No “Beni” For This HanaFebruary 16, 2010
In trying to figure out how best to review Hana, the Japanese hibachi restaurant on Western Ave in Albany, I decided that it would make the most sense to compare it to what is arguably the gold standard of hibachi, Benihana. I would surmise that a large majority of people reading this have experienced Benihana at least once, but for those who have not, Benihana restaurants can be found in pretty much every major city in the country, trademarked by the hibachi-style of cooking, which means people sit around a giant hibachi grill and the food is cooked right in front of you. The menu features basic Japanese preparations of seafood, chicken, beef, vegetables and rice, as well as traditional sushi and appetizers, along with an extensive drink menu. It’s not cheap, but you are paying not only for the food, but the whole experience – to paraphrase the Simpsons, you could go out to dinner and a show, or go to Benihana where dinner is the show. I’ve been to Benihana many times, and it’s always a fun experience.
The first thing I noticed about Hana was how crowded it was. In my 4 ½ years in Albany, I have never seen a restaurant as packed as Hana was on Saturday night. Maybe it was due to the 3-day weekend, and that it was also Valentine’s Day weekend, but the joint was jumping. Luckily I had made a reservation, so we only waited about 10 minutes before our seats at the hibachi were available. That gave us time to order from the bar; Hana features a good selection of signature drinks, including some made with unique alcohols like lychee liqueur, Dragon berry rum, and something called Zen liqueur.
The décor of Hana is fairly minimalist compared to Benihana, which seems rather dark and uses dark wood furniture and red lanterns. Hana has light wood everywhere with black wood accents, and the high ceilings give it a very casual and bright atmosphere.
We sat with 7 other diners at our hibachi, and ordered a sushi appetizer before the main course festivities began. Hana’s sushi menu is quite extensive; we opted for the Maguro Karbom, which featured a piece of seared tuna topped with “spicy tuna,” which was ahi tuna mashed up with a spicy mayo, and topped with quick-fried onion strips. The sushi pieces sat in a “karbom pepper sauce.” It was absolutely amazing. The contrast in texture between the tender seared tuna, the creamy spicy tuna and the crispy onions was perfect. And the pepper sauce added just the right amount of spice. I would go back to Hana just for sushi, based on this one dish.
But on to the main event – the hibachi dinner. Part of the experience depends on the chef – some are more engaging and fun than others. Ours was definitely in a good mood Saturday night. Like at Benihana, the chef showed off his kitchen utensil flipping skills, he created an “onion volcano” where he cut an onion in a mountain shape and then steam blasts out of the center, and formed the giant mound of rice into a heart shape and made it “beat” with the spatula underneath. You could argue that Benihana created these entertaining displays, but regardless, they’re always fun to watch. But Hana does a couple of things differently, first with regard to food-tossing. Benihana chefs always flip a piece of shrimp in the air and catch it in their hat. Our Hana chef sliced up a zucchini, and then proceeded to flip a piece into each diner’s mouth (or tried to anyway)…about half the zucchini ended up on the floor, but it was a fun game. The other thing that happened – and I’m not sure how legal it is – was that the chef had a squeeze bottle full of sake (used for cooking), and at one point he started squeezing shots into each of the male diner’s mouths (why he skipped the women I have no idea), and he even gave a squeeze to a guy at the table next to ours. Any restaurant that squeezes sake into your mouth for no charge is ok in my book.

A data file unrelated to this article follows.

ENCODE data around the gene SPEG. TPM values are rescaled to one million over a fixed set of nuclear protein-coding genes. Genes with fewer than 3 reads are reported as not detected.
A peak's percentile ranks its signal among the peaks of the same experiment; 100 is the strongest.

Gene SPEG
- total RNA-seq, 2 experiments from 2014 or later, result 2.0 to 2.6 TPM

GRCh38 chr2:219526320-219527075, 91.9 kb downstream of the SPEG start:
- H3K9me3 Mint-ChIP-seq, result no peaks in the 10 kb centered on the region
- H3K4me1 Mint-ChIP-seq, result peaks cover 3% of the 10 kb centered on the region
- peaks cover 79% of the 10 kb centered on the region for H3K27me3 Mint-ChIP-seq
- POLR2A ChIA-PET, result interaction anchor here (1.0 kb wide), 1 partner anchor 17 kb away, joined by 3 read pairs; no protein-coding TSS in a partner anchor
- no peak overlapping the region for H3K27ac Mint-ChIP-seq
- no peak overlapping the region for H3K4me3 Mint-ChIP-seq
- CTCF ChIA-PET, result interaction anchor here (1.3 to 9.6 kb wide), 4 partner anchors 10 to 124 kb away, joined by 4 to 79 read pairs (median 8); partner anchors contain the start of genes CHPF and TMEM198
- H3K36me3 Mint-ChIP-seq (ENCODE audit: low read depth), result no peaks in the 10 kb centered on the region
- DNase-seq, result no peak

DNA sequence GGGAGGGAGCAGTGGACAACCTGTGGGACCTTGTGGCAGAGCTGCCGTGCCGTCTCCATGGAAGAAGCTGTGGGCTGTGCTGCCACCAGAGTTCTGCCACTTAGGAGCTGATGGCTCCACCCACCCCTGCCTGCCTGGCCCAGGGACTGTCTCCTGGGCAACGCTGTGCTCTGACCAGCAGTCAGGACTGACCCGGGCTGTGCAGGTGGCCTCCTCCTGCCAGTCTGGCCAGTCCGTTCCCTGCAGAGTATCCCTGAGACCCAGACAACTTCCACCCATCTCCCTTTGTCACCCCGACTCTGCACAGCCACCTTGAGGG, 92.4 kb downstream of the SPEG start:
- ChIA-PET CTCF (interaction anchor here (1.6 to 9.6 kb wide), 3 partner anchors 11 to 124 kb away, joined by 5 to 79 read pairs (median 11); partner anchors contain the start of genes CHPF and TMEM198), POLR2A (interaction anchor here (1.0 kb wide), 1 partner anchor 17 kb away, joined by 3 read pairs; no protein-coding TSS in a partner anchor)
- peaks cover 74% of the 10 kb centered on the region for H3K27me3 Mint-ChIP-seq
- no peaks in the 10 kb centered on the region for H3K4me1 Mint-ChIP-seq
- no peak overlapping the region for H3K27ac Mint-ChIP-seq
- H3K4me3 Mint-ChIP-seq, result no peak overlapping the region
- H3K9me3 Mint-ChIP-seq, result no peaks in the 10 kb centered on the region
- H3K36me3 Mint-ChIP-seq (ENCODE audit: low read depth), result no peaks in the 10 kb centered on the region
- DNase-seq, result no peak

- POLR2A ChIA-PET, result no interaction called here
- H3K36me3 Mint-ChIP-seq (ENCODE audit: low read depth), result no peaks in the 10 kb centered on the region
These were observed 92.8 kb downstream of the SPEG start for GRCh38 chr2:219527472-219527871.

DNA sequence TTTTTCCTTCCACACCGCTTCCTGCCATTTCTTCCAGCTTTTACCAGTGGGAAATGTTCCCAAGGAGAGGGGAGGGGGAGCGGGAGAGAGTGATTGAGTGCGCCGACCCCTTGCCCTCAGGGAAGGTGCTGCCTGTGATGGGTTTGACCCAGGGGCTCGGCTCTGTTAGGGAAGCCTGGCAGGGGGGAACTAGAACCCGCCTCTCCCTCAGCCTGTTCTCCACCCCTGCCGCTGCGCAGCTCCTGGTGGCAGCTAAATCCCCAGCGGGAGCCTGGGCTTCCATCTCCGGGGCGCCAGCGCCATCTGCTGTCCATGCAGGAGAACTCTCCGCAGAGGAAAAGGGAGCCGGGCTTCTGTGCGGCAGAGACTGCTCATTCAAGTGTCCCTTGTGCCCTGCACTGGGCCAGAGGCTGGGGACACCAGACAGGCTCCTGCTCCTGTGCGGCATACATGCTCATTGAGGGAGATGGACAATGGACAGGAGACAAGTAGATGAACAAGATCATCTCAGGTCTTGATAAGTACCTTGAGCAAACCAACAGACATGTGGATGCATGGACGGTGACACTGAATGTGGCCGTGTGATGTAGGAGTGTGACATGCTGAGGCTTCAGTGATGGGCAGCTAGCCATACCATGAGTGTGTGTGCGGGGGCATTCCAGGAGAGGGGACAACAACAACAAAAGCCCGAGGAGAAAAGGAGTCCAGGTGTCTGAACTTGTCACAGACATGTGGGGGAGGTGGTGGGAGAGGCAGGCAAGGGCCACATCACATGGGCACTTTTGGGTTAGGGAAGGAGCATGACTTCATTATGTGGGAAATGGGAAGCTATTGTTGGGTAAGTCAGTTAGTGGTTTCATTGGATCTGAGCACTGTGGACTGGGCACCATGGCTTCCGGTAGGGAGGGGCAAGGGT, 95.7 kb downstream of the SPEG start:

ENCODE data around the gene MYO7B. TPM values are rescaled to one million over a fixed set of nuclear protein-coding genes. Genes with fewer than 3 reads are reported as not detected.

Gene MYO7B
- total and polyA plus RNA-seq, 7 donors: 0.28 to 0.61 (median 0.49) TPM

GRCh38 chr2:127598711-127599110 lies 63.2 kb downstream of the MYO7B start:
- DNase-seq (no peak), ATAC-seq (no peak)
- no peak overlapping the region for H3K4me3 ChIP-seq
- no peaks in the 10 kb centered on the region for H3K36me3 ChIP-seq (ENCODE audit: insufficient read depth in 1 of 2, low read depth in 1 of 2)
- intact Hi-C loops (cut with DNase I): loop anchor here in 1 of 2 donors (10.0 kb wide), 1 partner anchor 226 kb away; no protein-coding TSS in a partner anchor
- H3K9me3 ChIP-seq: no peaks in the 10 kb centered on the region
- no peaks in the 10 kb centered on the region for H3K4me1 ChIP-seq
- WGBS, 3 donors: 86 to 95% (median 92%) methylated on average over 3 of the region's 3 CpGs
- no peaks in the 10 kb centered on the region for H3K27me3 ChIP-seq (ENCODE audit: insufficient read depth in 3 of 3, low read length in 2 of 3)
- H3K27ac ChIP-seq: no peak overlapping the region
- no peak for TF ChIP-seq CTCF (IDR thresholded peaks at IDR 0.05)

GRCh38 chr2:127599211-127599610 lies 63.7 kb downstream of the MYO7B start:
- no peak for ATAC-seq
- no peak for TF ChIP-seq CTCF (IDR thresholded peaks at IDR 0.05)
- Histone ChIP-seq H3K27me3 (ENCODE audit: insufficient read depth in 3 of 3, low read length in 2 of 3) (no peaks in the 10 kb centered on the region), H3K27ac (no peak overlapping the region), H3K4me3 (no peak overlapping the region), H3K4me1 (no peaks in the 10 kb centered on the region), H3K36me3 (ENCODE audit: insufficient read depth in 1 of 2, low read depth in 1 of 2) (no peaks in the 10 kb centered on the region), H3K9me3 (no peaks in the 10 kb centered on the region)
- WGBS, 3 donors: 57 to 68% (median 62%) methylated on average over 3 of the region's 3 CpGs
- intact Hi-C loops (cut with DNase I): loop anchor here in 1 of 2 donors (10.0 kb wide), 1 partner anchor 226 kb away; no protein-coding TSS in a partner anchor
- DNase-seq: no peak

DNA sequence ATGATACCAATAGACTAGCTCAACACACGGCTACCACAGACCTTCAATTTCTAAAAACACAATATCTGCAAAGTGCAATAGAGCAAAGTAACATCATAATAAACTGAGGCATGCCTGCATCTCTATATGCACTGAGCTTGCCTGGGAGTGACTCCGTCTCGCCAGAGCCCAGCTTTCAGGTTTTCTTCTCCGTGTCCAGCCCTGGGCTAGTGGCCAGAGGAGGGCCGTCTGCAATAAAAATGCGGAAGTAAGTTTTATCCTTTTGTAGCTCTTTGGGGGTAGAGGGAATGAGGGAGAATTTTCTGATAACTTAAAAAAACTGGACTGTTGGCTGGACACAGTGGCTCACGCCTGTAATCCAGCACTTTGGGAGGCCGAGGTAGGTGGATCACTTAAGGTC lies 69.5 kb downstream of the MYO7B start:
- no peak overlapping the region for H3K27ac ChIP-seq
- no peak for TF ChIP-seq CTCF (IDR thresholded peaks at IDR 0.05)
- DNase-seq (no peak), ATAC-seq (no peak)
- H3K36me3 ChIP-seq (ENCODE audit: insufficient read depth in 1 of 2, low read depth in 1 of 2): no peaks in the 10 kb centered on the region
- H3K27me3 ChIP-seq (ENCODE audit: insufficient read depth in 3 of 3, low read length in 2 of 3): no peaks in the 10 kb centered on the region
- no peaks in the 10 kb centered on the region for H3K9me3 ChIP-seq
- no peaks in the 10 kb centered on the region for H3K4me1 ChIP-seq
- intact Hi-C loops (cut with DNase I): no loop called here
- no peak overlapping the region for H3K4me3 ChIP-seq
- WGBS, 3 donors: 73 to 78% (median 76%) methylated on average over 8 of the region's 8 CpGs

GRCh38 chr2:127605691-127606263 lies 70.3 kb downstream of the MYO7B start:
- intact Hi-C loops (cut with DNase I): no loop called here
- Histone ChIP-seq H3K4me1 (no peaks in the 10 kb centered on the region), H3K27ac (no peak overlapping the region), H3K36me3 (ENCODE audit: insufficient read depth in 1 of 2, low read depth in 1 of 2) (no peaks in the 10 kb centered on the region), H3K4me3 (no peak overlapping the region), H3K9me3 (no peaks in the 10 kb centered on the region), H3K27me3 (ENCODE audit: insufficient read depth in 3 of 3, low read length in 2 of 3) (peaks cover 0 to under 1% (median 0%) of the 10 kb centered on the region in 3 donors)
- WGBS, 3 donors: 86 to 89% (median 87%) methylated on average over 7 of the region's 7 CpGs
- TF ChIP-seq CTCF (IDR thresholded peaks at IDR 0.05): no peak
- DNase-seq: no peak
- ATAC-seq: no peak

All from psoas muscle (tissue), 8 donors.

I ordered the seafood combination – shrimp, scallops and lobster tail. Benihana offers calamari steak, which I was disappointed not to see on Hana’s menu, but nonetheless, this would my first time having hibachi lobster tail. My dining companion went with the chicken and steak combo. Each dinner is served with vegetables and fried rice. The veggies were great and the rice was decent, but Benihana’s fried rice is just about the best fried rice around. My shrimp was cooked perfectly, and the scallops and lobster were very good as well – if I had to nitpick, I’d say the chef left the scallops and lobster on the grill a tad too long, but they were certainly delicious. The chicken and steak were very good as well. All of the other diners at our table pretty much cleaned their plates, as did we, leaving no room for dessert.
With Benihana’s dinners you also get soup and salad, which is not the case at Hana, but I didn’t really miss it too much. Like Benihana, it’s not a cheap night out at Hana, but with 3 drinks and tip, we still only paid a little over $100, well worth it for the food and the overall experience. The Mouse House Kitchen gives Hana 4.5 out of 5 stars!